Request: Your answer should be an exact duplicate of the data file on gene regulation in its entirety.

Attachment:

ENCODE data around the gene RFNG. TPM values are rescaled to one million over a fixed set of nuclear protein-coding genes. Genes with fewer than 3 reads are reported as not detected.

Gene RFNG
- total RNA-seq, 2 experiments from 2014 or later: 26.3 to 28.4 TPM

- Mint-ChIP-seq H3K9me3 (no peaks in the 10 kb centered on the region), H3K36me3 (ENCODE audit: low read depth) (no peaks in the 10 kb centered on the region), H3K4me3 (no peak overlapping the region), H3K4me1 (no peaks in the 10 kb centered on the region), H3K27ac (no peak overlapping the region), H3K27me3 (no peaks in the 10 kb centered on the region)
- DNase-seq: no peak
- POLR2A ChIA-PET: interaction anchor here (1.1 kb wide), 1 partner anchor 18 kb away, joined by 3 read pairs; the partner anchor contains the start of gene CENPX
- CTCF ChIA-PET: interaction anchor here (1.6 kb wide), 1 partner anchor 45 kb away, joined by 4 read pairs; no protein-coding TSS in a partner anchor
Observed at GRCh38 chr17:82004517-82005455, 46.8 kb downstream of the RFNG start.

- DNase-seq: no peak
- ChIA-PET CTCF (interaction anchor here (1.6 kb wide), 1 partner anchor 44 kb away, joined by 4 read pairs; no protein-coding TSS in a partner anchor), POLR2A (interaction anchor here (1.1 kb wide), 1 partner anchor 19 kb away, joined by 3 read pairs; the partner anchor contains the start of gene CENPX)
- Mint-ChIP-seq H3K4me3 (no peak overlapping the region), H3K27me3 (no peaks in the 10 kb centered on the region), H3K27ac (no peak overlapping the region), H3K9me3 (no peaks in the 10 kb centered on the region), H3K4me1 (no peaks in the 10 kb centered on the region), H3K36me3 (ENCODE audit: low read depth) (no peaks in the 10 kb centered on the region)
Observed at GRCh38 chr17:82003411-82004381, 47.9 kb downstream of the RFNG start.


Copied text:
ENCODE data around the gene RFNG. TPM values are rescaled to one million over a fixed set of nuclear protein-coding genes. Genes with fewer than 3 reads are reported as not detected.

Gene RFNG
- total RNA-seq, 2 experiments from 2014 or later: 26.3 to 28.4 TPM

- Mint-ChIP-seq H3K9me3 (no peaks in the 10 kb centered on the region), H3K36me3 (ENCODE audit: low read depth) (no peaks in the 10 kb centered on the region), H3K4me3 (no peak overlapping the region), H3K4me1 (no peaks in the 10 kb centered on the region), H3K27ac (no peak overlapping the region), H3K27me3 (no peaks in the 10 kb centered on the region)
- DNase-seq: no peak
- POLR2A ChIA-PET: interaction anchor here (1.1 kb wide), 1 partner anchor 18 kb away, joined by 3 read pairs; the partner anchor contains the start of gene CENPX
- CTCF ChIA-PET: interaction anchor here (1.6 kb wide), 1 partner anchor 45 kb away, joined by 4 read pairs; no protein-coding TSS in a partner anchor
Observed at GRCh38 chr17:82004517-82005455, 46.8 kb downstream of the RFNG start.

- DNase-seq: no peak
- ChIA-PET CTCF (interaction anchor here (1.6 kb wide), 1 partner anchor 44 kb away, joined by 4 read pairs; no protein-coding TSS in a partner anchor), POLR2A (interaction anchor here (1.1 kb wide), 1 partner anchor 19 kb away, joined by 3 read pairs; the partner anchor contains the start of gene CENPX)
- Mint-ChIP-seq H3K4me3 (no peak overlapping the region), H3K27me3 (no peaks in the 10 kb centered on the region), H3K27ac (no peak overlapping the region), H3K9me3 (no peaks in the 10 kb centered on the region), H3K4me1 (no peaks in the 10 kb centered on the region), H3K36me3 (ENCODE audit: low read depth) (no peaks in the 10 kb centered on the region)
Observed at GRCh38 chr17:82003411-82004381, 47.9 kb downstream of the RFNG start.